Chronography’s Geography: Software & Database Structure

By Jesse W. Torgerson and Ethan Yaro Note: This is the third in a series devoted to the project “Narrative and Geography in the Chronicle of Theophanes the Confessor“. First post here; second here. When we began this project, we had a vague inkling that it might prove productive to … Continue…

How to Show Chronography’s Geography?

by Jesse W. Torgerson Note: This is the second in a series devoted to the project “Narrative and Geography in the Chronicle of Theophanes the Confessor“. First post here. This second introductory post justifies the procedures previously outlined, stating how, for the time being, my team and I are worrying … Continue…

Can We Map Space & Place in Historical Narratives?

by Jesse W. Torgerson Prefatory note: This is the prosaic introduction to what will be an ongoing series of posts tagged as “Narrative and Geography” The late antique and medieval world read texts called histories as literature. As just one example: Isidore, the seventh-century Bishop of Seville (Spain), put historia … Continue…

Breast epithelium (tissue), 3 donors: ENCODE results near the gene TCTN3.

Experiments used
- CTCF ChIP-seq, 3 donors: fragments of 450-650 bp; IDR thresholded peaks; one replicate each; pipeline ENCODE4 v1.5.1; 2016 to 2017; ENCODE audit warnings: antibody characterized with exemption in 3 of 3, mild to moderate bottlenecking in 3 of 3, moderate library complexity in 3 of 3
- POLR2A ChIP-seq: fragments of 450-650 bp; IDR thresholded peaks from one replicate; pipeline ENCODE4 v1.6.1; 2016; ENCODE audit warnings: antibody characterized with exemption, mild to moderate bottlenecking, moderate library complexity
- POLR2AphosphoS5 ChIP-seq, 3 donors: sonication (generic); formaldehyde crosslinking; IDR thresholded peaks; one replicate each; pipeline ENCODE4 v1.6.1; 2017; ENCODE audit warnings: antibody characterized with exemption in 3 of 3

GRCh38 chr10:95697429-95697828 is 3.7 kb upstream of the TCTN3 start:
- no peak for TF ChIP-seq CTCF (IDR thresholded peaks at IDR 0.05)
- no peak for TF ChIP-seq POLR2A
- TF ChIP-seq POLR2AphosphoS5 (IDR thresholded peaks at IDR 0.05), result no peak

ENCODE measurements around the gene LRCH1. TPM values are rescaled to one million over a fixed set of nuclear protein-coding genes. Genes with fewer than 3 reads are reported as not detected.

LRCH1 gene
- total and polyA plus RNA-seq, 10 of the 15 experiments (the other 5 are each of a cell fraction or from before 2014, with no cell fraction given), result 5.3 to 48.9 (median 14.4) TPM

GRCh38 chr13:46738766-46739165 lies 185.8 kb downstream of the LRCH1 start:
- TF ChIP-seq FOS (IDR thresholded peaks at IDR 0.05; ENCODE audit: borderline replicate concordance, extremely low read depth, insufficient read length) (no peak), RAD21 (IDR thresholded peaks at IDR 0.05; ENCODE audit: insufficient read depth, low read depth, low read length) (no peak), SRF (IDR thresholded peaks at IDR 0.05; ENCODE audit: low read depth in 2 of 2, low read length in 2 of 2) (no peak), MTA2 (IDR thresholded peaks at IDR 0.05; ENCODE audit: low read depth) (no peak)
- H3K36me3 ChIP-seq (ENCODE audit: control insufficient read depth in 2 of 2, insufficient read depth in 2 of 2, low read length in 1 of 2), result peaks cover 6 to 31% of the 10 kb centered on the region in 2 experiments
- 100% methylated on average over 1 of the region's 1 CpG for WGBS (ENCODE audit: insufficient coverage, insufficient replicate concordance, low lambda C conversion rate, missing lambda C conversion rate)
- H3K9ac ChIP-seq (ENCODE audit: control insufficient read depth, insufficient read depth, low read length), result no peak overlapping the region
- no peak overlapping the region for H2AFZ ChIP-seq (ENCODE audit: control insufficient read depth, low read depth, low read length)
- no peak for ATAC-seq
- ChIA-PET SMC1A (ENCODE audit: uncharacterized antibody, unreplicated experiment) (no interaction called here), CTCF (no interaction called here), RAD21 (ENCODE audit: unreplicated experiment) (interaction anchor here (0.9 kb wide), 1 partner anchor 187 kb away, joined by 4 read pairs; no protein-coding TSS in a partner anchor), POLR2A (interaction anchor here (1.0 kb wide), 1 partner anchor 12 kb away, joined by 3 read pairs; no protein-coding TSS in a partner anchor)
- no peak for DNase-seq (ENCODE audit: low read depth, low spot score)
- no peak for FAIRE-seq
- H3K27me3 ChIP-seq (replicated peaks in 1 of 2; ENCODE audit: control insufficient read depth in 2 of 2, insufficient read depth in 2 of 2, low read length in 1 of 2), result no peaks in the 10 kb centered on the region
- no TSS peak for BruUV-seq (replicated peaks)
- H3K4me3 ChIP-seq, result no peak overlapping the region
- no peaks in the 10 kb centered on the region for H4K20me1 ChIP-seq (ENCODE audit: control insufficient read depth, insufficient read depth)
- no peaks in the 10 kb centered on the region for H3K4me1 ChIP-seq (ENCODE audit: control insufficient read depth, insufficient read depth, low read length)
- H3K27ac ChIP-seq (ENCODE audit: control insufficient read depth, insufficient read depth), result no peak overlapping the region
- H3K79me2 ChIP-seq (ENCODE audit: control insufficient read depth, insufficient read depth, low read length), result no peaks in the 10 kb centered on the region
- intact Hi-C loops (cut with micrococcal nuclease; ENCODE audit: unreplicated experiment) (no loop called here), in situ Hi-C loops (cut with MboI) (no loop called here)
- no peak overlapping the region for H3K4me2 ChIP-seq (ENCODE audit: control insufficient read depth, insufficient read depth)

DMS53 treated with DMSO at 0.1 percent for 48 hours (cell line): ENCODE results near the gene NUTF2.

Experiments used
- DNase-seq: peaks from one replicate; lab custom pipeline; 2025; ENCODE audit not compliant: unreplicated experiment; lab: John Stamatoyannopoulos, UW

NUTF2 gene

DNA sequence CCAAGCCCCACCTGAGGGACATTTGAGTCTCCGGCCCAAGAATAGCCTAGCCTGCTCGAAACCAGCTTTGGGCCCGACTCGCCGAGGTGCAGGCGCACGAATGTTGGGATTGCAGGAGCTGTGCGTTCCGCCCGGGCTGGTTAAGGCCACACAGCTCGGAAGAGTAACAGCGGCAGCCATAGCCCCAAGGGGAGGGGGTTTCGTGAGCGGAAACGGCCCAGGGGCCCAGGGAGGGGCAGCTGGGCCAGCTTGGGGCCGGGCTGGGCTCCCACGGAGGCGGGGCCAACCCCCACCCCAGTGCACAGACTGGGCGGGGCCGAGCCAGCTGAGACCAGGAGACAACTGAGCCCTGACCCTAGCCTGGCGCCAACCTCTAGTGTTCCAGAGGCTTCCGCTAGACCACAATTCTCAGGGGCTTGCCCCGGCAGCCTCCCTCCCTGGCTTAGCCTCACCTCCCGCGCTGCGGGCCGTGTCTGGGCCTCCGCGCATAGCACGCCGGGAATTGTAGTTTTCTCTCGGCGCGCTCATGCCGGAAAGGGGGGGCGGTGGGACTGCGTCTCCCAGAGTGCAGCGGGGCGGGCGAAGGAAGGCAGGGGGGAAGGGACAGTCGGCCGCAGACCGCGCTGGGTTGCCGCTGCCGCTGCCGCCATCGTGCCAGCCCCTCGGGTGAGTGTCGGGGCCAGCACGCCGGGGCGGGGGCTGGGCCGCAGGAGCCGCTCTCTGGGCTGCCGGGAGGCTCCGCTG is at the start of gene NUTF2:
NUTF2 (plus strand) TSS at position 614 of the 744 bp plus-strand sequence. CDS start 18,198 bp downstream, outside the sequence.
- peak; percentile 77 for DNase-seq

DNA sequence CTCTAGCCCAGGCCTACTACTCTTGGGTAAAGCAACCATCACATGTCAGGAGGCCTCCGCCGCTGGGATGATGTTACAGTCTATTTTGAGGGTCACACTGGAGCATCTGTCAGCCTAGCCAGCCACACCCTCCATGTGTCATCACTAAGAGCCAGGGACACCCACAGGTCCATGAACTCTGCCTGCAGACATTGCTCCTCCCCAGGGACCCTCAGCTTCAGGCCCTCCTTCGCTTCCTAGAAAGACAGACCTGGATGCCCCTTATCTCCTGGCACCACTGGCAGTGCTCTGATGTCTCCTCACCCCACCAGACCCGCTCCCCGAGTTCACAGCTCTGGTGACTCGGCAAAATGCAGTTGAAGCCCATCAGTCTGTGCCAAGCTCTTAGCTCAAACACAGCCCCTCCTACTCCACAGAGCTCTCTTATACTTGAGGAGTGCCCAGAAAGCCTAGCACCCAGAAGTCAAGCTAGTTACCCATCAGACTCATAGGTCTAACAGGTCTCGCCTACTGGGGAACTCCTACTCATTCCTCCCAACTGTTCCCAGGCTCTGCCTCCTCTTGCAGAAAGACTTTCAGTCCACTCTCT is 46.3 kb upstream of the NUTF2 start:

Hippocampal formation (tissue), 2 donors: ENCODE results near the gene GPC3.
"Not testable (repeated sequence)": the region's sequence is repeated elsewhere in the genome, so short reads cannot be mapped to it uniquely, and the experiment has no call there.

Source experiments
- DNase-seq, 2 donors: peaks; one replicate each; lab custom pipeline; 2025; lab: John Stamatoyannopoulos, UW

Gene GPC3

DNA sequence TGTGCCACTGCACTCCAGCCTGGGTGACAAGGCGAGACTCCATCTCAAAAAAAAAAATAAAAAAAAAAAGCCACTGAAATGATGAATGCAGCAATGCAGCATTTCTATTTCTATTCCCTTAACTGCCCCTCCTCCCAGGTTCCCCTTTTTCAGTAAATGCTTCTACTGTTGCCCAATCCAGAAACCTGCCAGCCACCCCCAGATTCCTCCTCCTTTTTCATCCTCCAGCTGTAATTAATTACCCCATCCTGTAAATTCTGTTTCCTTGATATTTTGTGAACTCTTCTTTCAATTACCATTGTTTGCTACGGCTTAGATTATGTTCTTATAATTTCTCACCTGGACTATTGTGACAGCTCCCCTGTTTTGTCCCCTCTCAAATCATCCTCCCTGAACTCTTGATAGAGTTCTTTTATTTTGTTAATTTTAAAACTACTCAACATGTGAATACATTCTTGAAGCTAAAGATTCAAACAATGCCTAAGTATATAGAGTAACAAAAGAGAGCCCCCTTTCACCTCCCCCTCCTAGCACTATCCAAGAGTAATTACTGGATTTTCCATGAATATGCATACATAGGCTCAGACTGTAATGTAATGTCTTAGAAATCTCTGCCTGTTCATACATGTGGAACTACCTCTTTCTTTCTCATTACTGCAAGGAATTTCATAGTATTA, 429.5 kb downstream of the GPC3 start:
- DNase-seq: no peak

Notes on the margins: how to extract them using image segmentation, Google Vision API, and R

One of the biggest discoveries of the past year for me was the trove of documents available online through the activities of Internet Archive: there is a variety of books from the 19th and early 20th century, scanned, converted into pdf, and even into plain text form (after Optical Character Recognition – OCR – was done on them).  With text available as txt file, it would seem easy to apply various text mining tools to extract information.  This easiness is deceptive: the technology used to recognize text gets in the way.  This summer I was working on extracting text printed in the margins of John of Gaunt’s Register. This was part of Gary Shaw‘s project on the travel of bishops in medieval England.  Below is a summary of the problems I discovered and the solutions I applied.

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